The Effect of ThermoWood Method Heat Treatment on Physical and Mechanical Properties of Sorbus torminalis

Ayhan Aytin, Süleyman Korkut, Nevzat Çakıcıer


Heat treatment is a modification method that has gained importance since the 1990s as part of the trend for more rational use of wooden materials. Heat-treated wood products are becoming more popular and have an established place in the market. For this reason, it is important to research applications for various wood types after heat treatment. In this study, Sorbus torminalis panels were first heat treated by the ThermoWood® method. Then, some physical properties (i.e., oven-dry density, air-dry density, shrinkage, swelling, 24-h water thickness swelling, and water retention), and mechanical properties (i.e., parallel compressive strength to grain, bending strength, and modulus of elasticity in static bending) were examined in ThermoWood® Sorbus torminalis. The results indicated that the physical property values of the heat-treated samples were lower than those of the control samples. Reductions of 14.4%, 12.1%, 64.9%, 49.3%, and 51.7% were observed for the oven-dry density (ODD), air-dry density (ADD), water thickness swelling (WTS), shrinkage (β), and swelling (α), respectively. Among the mechanical properties, there was a reduction in the bending strength (MOR) value, while the compressive strength parallel to the grain (CS) value increased up to 23.6% compared to the control samples. In contrast, no significant weight changes or changes in the modulus of elasticity in static bending (MOE) were observed.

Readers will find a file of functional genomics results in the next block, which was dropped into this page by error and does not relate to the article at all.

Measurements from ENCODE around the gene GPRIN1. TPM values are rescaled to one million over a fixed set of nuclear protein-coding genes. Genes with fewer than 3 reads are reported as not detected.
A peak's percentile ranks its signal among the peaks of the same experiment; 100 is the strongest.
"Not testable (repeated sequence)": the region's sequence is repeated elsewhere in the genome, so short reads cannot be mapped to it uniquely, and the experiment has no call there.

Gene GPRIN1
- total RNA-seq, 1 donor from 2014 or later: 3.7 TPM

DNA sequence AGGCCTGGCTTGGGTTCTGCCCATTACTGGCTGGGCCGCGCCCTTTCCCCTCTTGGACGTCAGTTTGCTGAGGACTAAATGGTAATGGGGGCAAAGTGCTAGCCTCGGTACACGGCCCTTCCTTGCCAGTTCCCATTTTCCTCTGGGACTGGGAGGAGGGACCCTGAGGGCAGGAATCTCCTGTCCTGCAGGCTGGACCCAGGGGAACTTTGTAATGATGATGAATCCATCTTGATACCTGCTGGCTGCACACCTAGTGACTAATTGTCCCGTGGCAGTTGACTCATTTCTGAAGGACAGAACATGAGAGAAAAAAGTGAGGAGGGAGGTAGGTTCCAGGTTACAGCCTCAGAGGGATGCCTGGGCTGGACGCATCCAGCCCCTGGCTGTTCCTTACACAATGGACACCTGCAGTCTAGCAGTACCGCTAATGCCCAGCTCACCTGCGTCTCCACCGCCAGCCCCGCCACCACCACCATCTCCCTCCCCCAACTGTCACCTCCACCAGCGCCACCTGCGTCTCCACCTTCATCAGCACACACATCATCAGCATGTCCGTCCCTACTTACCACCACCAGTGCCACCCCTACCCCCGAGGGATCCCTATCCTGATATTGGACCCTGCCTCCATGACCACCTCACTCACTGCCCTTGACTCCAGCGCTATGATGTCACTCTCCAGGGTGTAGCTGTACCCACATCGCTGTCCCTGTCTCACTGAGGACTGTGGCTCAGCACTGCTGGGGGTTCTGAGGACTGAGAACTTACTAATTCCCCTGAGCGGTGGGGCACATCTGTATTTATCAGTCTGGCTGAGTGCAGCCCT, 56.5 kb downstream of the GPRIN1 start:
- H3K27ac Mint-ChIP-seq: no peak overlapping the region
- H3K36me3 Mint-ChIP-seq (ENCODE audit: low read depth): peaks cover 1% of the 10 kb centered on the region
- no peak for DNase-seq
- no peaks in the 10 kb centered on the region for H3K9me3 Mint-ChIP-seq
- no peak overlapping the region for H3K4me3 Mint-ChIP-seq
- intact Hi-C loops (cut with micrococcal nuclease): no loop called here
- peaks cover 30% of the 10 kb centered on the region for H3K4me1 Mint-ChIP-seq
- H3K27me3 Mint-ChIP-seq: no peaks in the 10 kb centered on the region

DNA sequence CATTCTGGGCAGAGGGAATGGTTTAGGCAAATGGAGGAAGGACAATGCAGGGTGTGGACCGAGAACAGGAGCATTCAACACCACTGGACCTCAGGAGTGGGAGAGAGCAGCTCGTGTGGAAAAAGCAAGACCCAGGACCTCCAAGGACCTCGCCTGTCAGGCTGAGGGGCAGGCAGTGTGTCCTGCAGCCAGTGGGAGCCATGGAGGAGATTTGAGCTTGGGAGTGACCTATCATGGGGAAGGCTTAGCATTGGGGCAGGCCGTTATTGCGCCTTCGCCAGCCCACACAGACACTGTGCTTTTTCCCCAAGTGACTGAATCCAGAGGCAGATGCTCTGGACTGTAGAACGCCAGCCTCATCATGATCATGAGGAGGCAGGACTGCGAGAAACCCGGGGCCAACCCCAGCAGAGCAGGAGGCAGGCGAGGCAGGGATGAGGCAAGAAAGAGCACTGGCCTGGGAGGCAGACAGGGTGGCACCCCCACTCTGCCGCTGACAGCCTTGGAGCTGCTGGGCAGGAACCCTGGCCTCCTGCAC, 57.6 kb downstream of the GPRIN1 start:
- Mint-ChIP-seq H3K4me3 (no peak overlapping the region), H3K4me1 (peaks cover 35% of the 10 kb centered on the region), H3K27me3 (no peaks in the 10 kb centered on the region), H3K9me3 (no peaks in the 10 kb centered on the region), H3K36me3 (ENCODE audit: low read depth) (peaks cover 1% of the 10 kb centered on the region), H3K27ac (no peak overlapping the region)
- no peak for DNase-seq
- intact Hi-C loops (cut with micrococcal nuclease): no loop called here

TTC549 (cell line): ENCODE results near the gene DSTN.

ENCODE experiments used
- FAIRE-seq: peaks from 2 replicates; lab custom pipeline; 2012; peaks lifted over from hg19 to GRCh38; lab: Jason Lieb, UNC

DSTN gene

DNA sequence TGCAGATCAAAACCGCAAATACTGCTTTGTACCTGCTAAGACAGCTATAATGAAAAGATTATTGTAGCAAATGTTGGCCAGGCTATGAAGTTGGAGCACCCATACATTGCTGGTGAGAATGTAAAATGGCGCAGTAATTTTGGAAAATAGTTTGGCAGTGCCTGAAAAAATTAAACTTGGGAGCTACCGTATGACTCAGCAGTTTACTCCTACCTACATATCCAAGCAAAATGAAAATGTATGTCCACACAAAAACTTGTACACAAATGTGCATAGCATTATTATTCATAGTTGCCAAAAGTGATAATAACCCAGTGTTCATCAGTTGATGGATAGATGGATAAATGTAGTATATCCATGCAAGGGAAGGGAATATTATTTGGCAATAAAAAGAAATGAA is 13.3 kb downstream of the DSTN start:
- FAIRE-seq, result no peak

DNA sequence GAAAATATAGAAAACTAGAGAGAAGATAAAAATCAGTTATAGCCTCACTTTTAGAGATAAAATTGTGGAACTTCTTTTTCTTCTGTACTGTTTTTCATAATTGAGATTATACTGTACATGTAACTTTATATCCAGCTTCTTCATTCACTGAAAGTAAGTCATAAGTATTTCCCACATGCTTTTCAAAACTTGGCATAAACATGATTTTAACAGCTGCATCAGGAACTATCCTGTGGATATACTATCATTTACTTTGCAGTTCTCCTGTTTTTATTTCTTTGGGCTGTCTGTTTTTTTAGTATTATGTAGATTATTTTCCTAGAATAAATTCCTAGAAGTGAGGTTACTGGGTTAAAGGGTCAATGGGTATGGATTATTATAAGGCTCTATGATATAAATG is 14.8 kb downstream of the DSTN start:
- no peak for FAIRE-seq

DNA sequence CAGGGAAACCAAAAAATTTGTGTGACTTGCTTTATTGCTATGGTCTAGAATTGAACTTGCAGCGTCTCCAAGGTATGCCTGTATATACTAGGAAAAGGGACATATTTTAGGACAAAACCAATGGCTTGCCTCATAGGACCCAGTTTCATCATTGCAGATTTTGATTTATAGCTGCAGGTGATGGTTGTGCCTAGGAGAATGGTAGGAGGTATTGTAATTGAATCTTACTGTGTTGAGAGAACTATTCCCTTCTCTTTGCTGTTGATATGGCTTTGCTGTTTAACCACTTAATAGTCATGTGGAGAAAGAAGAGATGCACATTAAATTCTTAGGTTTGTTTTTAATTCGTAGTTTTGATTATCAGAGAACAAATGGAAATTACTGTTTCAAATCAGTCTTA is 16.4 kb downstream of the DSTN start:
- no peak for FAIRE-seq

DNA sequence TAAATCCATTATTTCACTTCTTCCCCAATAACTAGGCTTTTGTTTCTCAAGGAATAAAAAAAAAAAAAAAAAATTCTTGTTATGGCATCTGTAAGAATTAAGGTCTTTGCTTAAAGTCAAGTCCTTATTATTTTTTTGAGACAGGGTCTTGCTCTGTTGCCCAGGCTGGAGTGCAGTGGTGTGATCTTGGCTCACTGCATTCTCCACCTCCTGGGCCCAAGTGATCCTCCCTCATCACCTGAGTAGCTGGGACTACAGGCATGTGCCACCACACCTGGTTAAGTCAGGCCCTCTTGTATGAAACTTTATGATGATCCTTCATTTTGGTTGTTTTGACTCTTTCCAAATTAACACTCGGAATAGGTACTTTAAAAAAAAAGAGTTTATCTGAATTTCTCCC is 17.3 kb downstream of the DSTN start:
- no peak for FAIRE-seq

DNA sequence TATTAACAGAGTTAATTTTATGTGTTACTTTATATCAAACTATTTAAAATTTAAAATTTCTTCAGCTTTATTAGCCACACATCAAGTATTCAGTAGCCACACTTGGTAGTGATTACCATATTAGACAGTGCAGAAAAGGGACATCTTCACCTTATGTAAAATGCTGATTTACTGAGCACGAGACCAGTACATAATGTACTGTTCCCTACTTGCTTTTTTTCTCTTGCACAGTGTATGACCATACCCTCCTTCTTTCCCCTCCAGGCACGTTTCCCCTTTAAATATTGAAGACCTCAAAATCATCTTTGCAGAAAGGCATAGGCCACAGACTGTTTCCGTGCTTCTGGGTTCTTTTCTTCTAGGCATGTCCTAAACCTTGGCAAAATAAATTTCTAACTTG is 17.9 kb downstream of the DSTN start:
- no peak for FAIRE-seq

Sorbus torminalis; Heat treatment; Physical properties; Mechanical properties

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